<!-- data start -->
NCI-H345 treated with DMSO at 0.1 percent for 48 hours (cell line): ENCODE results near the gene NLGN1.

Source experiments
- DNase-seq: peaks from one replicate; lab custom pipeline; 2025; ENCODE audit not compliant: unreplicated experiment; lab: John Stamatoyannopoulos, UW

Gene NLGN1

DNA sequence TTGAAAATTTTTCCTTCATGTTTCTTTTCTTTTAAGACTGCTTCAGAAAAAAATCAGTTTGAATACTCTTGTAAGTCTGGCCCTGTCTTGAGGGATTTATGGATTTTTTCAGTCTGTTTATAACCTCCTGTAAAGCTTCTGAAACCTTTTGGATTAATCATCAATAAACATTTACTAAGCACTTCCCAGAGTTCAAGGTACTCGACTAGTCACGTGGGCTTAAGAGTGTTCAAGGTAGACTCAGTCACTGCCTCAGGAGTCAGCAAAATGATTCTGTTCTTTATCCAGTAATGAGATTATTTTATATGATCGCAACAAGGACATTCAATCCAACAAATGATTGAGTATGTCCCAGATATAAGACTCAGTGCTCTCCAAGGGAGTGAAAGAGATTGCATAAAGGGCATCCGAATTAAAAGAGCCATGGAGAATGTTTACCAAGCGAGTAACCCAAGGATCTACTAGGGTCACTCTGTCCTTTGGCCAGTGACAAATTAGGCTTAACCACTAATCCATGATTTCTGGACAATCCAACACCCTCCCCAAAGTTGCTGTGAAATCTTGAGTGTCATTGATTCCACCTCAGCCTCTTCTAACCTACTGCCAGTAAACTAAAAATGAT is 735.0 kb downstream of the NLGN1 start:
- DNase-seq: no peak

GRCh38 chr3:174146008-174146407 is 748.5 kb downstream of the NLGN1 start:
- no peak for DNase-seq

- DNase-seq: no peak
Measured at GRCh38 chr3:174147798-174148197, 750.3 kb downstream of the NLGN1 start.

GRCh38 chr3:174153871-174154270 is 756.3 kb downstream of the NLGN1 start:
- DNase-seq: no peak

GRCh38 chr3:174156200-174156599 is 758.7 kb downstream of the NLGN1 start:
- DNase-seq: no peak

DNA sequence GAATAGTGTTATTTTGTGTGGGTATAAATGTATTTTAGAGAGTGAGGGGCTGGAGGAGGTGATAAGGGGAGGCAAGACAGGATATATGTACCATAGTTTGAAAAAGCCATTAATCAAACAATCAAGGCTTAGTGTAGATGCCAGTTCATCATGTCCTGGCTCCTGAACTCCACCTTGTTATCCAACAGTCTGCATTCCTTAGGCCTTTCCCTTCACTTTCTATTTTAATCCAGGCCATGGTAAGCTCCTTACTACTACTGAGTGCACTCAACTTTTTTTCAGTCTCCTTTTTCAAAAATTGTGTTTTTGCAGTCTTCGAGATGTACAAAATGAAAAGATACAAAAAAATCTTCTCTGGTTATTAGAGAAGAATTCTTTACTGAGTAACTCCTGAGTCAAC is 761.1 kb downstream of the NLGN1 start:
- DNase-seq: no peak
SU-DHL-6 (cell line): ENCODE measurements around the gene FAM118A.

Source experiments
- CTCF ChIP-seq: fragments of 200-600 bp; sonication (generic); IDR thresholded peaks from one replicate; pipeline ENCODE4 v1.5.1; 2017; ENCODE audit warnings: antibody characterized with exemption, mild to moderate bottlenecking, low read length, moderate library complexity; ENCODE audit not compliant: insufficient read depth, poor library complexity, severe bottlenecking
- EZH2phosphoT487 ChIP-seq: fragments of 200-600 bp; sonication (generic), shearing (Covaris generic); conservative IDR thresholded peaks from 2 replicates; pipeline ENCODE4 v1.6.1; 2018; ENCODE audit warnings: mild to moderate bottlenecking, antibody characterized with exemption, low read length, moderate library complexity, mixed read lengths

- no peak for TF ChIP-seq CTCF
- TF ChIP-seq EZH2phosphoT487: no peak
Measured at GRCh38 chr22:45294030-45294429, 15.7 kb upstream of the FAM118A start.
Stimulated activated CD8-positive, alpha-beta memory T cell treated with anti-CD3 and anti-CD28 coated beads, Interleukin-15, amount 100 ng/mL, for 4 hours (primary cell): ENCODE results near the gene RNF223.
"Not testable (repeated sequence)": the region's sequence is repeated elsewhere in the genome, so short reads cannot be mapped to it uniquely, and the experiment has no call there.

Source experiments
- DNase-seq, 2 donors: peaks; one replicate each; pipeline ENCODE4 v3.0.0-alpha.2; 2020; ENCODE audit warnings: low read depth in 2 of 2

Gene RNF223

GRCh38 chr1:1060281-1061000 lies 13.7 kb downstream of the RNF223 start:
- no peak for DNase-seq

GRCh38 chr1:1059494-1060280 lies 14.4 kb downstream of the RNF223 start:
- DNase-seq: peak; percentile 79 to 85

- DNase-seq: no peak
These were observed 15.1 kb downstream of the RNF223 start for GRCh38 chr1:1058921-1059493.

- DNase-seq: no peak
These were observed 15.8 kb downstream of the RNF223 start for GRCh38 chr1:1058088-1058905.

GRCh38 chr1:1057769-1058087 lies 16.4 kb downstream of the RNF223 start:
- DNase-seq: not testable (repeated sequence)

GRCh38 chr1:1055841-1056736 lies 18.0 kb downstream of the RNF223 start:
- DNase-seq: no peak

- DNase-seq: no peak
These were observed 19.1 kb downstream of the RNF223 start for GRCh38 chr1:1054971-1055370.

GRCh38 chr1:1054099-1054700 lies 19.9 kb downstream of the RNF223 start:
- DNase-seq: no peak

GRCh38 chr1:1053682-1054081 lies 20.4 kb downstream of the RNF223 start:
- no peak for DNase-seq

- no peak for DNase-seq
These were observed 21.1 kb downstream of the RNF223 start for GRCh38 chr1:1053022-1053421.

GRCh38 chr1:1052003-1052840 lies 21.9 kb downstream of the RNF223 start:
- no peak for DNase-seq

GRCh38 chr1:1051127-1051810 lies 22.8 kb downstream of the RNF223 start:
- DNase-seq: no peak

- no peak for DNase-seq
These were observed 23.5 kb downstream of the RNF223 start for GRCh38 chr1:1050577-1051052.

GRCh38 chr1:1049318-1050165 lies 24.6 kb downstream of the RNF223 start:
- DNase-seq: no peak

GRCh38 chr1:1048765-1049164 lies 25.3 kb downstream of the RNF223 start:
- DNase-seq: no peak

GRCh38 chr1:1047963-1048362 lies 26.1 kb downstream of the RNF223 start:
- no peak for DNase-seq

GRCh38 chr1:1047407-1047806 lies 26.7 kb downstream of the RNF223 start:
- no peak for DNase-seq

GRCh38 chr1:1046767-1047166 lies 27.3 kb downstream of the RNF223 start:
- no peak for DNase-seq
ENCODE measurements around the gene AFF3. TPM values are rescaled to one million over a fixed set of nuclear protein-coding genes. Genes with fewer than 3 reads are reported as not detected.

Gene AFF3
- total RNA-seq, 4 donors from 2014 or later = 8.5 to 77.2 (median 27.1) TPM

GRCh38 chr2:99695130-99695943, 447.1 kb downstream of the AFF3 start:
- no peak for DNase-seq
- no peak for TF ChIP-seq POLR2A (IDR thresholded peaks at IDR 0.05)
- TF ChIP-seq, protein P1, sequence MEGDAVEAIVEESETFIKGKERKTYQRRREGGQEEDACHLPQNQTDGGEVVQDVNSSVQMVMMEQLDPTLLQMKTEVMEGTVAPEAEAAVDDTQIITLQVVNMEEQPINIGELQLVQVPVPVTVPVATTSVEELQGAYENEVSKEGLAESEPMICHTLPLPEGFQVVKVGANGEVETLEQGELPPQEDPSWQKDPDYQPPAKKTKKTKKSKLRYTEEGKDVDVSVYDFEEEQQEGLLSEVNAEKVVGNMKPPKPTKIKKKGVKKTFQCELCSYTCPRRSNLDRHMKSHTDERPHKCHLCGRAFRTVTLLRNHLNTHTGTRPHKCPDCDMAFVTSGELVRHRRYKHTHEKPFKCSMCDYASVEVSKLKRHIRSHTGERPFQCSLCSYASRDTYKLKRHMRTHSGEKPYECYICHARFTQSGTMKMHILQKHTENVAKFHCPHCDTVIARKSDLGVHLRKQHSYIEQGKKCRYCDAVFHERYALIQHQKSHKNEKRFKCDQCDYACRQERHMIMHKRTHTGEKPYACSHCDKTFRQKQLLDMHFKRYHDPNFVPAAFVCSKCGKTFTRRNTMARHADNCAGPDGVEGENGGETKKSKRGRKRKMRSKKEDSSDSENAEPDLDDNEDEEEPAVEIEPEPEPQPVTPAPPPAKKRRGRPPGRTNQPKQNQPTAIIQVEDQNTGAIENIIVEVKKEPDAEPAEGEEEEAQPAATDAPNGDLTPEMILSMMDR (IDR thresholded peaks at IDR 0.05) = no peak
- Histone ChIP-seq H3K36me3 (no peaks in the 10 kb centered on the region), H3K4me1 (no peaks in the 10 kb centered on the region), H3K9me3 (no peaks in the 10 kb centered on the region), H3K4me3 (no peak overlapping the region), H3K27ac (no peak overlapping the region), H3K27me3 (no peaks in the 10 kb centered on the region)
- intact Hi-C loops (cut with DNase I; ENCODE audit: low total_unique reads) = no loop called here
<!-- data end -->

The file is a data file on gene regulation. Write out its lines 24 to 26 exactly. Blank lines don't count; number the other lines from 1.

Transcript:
Stimulated activated CD8-positive, alpha-beta memory T cell treated with anti-CD3 and anti-CD28 coated beads, Interleukin-15, amount 100 ng/mL, for 4 hours (primary cell): ENCODE results near the gene RNF223.
"Not testable (repeated sequence)": the region's sequence is repeated elsewhere in the genome, so short reads cannot be mapped to it uniquely, and the experiment has no call there.

Source experiments